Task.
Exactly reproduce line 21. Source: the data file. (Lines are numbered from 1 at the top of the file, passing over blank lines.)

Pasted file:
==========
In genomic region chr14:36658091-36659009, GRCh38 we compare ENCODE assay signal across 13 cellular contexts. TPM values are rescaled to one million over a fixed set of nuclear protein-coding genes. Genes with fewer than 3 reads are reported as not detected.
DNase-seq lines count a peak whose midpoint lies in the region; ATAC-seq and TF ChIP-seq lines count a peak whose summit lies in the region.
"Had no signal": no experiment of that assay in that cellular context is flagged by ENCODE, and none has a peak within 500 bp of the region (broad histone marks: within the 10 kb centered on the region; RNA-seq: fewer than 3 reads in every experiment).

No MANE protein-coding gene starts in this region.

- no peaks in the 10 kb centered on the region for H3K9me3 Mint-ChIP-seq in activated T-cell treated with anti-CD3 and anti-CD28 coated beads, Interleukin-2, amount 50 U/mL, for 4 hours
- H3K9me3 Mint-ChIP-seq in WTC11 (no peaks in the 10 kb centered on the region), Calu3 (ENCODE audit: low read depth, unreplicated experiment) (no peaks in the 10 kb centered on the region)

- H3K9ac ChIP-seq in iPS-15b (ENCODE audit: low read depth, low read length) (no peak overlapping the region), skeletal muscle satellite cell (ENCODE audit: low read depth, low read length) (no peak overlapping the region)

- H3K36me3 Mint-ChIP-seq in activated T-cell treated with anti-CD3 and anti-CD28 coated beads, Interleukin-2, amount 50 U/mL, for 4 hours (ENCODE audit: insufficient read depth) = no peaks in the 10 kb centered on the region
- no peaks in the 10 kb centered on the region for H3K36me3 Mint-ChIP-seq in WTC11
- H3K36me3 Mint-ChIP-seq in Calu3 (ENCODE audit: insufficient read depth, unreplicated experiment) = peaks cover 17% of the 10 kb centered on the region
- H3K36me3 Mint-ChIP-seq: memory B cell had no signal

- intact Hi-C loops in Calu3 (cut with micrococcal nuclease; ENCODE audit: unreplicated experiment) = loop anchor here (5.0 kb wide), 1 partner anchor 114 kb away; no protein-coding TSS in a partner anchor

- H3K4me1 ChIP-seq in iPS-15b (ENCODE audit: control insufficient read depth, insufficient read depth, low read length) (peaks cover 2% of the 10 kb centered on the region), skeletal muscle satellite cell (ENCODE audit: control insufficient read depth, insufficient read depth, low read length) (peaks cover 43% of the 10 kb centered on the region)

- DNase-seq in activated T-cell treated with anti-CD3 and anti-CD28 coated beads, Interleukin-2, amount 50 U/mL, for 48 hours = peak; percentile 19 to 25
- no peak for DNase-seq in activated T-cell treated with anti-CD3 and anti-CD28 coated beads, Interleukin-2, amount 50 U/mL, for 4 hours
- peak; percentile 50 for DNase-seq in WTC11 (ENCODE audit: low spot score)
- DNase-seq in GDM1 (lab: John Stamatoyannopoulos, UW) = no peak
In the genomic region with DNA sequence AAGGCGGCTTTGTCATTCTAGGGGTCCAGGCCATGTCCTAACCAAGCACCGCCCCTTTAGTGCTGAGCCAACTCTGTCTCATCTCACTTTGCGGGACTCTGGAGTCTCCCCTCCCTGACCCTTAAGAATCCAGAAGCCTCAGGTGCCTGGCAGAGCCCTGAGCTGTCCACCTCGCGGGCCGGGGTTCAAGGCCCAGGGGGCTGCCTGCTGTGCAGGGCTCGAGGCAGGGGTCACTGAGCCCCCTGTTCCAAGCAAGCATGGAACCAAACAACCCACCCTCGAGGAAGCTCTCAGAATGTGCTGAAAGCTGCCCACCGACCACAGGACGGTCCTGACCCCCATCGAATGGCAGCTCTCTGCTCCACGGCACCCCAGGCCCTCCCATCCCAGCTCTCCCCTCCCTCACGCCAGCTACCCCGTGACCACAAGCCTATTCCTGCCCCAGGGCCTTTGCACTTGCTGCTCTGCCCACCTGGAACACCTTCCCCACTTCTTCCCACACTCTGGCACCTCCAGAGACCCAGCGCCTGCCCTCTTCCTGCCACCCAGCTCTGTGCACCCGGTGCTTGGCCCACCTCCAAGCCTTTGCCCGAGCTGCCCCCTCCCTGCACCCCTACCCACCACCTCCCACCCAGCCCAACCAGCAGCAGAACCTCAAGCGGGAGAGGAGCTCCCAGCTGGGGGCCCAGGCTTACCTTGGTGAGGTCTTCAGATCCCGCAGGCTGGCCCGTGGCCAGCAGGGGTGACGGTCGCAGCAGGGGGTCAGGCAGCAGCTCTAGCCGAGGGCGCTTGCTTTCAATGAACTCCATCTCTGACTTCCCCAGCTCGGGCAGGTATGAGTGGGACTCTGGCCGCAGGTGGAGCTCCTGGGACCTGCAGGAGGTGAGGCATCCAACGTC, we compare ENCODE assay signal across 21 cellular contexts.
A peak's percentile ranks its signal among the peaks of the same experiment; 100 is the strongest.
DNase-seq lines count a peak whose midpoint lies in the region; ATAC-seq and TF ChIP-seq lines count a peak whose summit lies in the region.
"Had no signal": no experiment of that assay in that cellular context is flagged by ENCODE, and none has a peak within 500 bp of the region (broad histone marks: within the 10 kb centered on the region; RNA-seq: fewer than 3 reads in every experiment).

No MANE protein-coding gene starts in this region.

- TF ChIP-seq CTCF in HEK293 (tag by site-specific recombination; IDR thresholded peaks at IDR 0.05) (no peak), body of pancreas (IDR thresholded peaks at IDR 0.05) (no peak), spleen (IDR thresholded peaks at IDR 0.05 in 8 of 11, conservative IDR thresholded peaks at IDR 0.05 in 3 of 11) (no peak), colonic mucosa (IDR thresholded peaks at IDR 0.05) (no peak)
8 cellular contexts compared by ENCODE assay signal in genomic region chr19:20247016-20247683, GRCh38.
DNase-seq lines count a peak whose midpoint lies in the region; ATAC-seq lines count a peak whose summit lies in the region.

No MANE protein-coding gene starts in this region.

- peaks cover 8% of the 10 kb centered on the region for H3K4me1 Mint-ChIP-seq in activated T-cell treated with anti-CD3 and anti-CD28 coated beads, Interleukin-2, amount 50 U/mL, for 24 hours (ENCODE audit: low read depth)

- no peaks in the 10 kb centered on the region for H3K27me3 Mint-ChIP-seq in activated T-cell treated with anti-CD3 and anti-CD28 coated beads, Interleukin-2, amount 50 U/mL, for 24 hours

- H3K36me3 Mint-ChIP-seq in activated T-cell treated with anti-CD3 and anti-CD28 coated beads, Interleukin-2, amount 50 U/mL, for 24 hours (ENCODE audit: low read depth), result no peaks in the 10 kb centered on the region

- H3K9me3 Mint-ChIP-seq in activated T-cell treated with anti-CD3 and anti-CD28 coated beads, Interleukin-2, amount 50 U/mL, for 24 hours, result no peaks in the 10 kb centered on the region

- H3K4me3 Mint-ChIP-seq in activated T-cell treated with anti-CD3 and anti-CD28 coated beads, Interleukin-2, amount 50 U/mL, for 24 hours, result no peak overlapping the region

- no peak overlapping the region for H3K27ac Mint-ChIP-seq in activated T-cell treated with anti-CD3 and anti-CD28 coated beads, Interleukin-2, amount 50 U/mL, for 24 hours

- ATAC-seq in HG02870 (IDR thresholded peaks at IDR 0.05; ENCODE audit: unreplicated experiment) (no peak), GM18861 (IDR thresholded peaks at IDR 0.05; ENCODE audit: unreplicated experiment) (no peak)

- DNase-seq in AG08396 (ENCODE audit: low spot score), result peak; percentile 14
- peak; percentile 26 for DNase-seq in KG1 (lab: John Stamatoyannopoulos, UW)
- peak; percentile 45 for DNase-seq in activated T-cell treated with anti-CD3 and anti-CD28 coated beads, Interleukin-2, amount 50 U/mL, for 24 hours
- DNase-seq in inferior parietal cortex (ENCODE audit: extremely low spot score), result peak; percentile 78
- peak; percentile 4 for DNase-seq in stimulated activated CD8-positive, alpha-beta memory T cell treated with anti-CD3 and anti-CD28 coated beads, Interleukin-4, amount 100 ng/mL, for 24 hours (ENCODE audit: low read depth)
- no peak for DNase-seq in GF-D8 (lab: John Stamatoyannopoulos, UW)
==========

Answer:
"Had no signal": no experiment of that assay in that cellular context is flagged by ENCODE, and none has a peak within 500 bp of the region (broad histone marks: within the 10 kb centered on the region; RNA-seq: fewer than 3 reads in every experiment).